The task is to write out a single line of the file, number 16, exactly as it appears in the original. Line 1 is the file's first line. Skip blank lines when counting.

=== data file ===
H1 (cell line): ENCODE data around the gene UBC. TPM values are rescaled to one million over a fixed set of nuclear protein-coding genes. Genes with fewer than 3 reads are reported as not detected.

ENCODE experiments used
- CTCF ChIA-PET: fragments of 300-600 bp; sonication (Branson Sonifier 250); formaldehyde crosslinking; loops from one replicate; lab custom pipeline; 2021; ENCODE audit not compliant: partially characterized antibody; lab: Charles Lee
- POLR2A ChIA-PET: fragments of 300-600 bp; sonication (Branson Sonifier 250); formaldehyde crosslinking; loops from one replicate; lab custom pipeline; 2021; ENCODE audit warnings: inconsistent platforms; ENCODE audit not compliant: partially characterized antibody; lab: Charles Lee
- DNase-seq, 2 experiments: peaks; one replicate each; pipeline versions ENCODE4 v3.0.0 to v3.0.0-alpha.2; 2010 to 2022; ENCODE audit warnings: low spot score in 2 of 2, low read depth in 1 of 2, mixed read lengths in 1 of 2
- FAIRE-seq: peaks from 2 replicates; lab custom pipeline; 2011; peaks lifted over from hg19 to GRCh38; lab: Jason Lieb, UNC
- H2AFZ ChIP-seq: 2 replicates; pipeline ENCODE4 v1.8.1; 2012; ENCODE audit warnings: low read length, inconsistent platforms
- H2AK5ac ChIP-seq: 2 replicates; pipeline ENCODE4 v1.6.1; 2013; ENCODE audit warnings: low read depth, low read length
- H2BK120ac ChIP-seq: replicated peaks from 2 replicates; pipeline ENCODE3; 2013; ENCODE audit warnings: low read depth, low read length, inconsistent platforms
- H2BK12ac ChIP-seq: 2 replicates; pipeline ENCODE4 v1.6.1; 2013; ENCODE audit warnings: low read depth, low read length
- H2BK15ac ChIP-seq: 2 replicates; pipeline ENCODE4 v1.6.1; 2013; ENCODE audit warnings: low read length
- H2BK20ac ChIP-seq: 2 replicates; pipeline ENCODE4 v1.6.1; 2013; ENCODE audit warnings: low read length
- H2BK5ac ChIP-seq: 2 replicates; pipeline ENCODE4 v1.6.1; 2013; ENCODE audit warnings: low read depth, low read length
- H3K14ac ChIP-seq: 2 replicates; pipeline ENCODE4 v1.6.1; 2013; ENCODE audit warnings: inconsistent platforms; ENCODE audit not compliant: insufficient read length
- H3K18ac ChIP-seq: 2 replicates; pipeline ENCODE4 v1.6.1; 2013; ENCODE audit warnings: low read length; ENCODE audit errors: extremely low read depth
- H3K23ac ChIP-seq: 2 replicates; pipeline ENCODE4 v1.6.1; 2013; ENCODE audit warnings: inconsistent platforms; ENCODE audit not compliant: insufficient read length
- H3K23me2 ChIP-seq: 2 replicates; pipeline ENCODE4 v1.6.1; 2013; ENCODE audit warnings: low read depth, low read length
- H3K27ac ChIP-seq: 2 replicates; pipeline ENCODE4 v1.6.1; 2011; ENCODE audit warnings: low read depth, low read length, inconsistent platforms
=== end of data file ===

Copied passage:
- H3K23ac ChIP-seq: 2 replicates; pipeline ENCODE4 v1.6.1; 2013; ENCODE audit warnings: inconsistent platforms; ENCODE audit not compliant: insufficient read length